2014 Seahawks Off-Season Analysis Part VII: Quarterbacks

The Seahawks are Super Bowl Champs. The best team in football. Players want to be with them, teams want to be like them. So starts the Dynasty Off-Season for one of the youngest teams to ever win the Lombardi Trophy. This series will dig into each position group, look at who we have, who might be available, and what the team may do in each area. It will end with a projected off-season plan. You can check out last season’s analysis here. They have been largely accurate, so if you want to know what Seattle will do before they do it, look no further.

Part I: Defensive Line
Part II: Wide Receivers & Tight Ends
Part III: Secondary
Part IV: Linebackers

Part V: Offensive Line
Part VI: Running Backs & Fullbacks
Part VII: Quarterbacks
Part VIII: Summary & Recommendations

State Of The Position
Is he tall enough to play quarterback in the NFL? Yes

Can he sustain success after the NFL adjusts to his style of play? Yes

Is he more than a read-option sensation? Dumb question

Can he beat teams with elite quarterbacks? Yes

Does he have what it takes to win in the playoffs? Yes

Is he good enough to win a Super Bowl? 43-8

Russell Wilson has answered just about every question. The ones he will face now will involve history. As in, can he become the best quarterback in the history of the game? That may sound hyperbolic, but it is an absolutely fair question to ask when a player is winning at his rate and playing at his efficiency level at such an early stage in his career. Should he finish with 3-4 Super Bowl rings, a win rate that rivals Peyton Manning and Tom Brady, and a career passer rating in the range of Aaron Rodgers, he will answer that question in the affirmative as well.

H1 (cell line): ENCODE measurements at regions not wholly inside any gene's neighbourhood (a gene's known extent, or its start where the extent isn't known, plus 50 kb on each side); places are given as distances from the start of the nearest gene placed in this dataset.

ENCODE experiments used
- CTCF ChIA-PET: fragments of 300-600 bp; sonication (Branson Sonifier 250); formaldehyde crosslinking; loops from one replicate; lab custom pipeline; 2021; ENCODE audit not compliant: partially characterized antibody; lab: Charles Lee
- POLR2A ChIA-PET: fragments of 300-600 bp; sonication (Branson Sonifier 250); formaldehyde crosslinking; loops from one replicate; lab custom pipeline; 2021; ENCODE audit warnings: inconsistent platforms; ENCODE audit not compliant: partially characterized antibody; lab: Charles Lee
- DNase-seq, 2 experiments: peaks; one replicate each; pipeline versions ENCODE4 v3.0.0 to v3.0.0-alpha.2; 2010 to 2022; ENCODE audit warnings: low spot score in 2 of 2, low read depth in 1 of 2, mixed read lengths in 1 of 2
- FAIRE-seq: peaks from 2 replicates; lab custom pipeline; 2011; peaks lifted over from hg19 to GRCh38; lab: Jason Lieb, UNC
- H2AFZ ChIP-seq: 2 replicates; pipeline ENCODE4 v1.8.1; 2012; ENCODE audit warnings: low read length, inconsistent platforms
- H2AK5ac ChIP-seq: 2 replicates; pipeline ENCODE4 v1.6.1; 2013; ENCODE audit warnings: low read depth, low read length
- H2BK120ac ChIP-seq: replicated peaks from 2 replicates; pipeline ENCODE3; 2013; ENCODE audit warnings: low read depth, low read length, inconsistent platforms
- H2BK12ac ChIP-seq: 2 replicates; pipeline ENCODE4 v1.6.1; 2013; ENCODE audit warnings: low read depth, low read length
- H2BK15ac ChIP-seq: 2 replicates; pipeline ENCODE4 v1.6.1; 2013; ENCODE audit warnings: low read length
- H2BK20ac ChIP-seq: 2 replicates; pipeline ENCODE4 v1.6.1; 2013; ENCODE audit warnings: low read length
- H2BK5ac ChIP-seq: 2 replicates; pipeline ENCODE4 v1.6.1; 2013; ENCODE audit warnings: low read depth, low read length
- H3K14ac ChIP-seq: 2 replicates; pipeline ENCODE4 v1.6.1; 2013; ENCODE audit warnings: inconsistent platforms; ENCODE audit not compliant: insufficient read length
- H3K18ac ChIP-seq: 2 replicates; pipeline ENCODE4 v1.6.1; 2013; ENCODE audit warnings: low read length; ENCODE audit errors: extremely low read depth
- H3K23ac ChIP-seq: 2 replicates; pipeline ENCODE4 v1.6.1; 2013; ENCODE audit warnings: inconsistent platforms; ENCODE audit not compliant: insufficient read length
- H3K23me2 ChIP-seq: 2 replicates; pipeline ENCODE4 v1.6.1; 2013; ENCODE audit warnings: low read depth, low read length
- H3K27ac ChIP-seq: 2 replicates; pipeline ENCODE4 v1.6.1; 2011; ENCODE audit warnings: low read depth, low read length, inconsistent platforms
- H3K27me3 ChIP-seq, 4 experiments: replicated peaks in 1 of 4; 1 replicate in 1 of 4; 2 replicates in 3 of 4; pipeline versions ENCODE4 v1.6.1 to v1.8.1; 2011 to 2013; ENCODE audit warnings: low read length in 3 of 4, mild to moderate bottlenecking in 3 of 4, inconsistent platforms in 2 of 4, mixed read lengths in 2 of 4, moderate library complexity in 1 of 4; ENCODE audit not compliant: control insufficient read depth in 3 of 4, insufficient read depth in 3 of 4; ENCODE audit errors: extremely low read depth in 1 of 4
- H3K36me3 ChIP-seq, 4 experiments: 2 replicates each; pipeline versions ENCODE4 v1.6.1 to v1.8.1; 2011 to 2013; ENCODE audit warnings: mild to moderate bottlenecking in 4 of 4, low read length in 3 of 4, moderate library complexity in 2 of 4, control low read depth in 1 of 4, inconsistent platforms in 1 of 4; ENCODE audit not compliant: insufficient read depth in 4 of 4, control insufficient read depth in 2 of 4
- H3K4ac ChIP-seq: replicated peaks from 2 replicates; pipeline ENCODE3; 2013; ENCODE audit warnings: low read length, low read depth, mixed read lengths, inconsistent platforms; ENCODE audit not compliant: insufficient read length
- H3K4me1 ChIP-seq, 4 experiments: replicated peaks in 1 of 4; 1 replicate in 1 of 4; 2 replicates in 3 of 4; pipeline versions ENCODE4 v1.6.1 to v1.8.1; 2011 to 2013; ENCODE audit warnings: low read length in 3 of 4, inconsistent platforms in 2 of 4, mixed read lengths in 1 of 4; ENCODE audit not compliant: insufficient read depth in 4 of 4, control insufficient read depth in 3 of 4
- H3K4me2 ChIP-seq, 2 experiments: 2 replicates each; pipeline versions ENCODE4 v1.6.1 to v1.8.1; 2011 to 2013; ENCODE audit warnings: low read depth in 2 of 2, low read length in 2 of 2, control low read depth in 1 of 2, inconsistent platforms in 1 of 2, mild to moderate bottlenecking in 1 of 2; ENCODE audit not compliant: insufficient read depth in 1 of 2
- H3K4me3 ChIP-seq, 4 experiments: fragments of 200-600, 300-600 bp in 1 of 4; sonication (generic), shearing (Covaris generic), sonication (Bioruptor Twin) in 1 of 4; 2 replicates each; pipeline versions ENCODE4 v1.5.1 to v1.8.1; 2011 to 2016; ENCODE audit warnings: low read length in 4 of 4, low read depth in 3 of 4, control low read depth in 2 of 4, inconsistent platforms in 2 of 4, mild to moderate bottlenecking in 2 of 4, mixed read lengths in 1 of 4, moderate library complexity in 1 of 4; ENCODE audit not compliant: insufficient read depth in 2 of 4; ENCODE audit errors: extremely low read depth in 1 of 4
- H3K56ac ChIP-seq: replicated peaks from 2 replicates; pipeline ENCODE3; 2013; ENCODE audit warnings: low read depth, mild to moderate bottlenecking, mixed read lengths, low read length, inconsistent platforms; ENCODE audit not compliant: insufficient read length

Consider that in the two biggest games of his young career, against the impenetrable 49ers defense and on the games biggest stage in the Super Bowl, he combined to complete 34 of 50 passes (68%) for 421 yards (8.4 avg per attempt), 3 touchdowns and 0 interceptions. That works out to a passer rating of 113.8.

He could have thrown for 300+ yards and 5+ touchdowns if the Seahawks needed him to against Denver. The moment was not too big for him. He was too big for the moment. That is your Seahawks quarterback for the next decade.

Wilson, for all the well-earned superlatives thrown his way, has room to improve. More room than most casual observers may realize. He still is too quick to bail out on plays that require him to go through his progressions. He improved on his ability to spread the ball around, but can get better still. He added the back shoulder throw this season, but it was only occasionally used. Throwing to backs out of the backfield is something he has a tough time with, often coming dangerously close to throwing backwards and other times struggling to lead the runner toward the line. That throw will become even more important with a healthy Percy Harvin in the future.